audience waiting for curtain to open

Act One. The scene is a large conference room. Laptops and iPads litter the tables that stretch from one end of the room to the other. Black power cords snake vine-like over and around the men and women in numerous chairs. They seem to wriggle out from the floor and the table legs and the leather attaché cases, in search of outlets.

At rise, we meet our subject of interest, seated back left, third row. She is by no means a principal character, but merely plays a small part in the intricate backchannel chat ballet that will unfold the moment the presentation begins. She positions her fingertips, poised to weigh in on the discussion, and much to her dismay, the stage fright sets in. Without so much as a keystroke, she slinks into the scenery and then disappears out the backstage door.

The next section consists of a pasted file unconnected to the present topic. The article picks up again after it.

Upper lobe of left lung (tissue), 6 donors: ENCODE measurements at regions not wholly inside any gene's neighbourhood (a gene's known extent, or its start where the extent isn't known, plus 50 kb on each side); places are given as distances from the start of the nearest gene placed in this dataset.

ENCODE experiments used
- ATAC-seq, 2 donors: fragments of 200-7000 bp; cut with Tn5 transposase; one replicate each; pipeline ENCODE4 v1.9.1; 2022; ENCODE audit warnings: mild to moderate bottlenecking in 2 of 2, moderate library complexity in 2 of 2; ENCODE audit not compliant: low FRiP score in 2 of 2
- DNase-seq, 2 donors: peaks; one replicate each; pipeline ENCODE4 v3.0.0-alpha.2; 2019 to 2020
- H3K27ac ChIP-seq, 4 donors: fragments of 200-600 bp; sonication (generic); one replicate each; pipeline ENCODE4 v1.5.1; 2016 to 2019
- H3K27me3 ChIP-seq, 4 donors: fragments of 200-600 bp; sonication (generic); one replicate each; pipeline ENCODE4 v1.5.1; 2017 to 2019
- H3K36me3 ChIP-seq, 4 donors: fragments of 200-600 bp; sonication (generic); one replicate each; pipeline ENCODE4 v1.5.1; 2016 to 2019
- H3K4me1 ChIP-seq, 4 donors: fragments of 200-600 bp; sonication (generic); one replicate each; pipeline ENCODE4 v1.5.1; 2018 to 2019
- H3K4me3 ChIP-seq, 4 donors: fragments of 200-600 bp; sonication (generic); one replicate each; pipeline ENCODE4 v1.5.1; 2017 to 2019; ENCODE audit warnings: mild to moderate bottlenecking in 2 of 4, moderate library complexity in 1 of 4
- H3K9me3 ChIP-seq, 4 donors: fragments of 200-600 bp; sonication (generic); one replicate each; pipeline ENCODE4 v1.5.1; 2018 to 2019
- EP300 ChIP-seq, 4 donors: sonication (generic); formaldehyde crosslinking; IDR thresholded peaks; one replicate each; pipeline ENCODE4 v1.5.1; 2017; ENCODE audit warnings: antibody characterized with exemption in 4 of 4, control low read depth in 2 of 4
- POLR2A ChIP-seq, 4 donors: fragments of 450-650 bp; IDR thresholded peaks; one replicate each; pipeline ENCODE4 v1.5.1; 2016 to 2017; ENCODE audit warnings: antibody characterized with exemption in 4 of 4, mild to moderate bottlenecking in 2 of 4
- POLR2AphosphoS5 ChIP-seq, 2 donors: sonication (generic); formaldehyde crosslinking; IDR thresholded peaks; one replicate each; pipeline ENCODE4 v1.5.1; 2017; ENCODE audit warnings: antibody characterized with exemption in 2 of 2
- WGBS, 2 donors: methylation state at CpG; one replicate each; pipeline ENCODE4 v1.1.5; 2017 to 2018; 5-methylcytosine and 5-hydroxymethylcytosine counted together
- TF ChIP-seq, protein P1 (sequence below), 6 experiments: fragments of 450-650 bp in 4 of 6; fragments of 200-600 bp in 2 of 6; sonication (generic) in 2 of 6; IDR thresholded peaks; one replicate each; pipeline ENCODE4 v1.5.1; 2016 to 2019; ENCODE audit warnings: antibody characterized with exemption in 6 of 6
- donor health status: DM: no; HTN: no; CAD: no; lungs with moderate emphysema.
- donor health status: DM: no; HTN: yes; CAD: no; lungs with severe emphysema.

Act Two. Three months later. Ditch the conference room, keep the laptop. Add an active Twitter account, a handful of posts on her newly-launched professional blog, and a healthy dose of confidence. Our lowly player has catapulted herself into a more noticeable role in a learning community that is a living, breathing protagonist in its own right: defining and redefining its character with every click. She is replying to discussions within her online learning communities, she is writing blog posts, and she is transparently sharing her successes and failures as a learner and as a teacher. She is even starting her own discussions that — to her genuine shock (and secret pleasure) — have elicited responses and taken on a threaded life of their own, leading to others learning from and with her.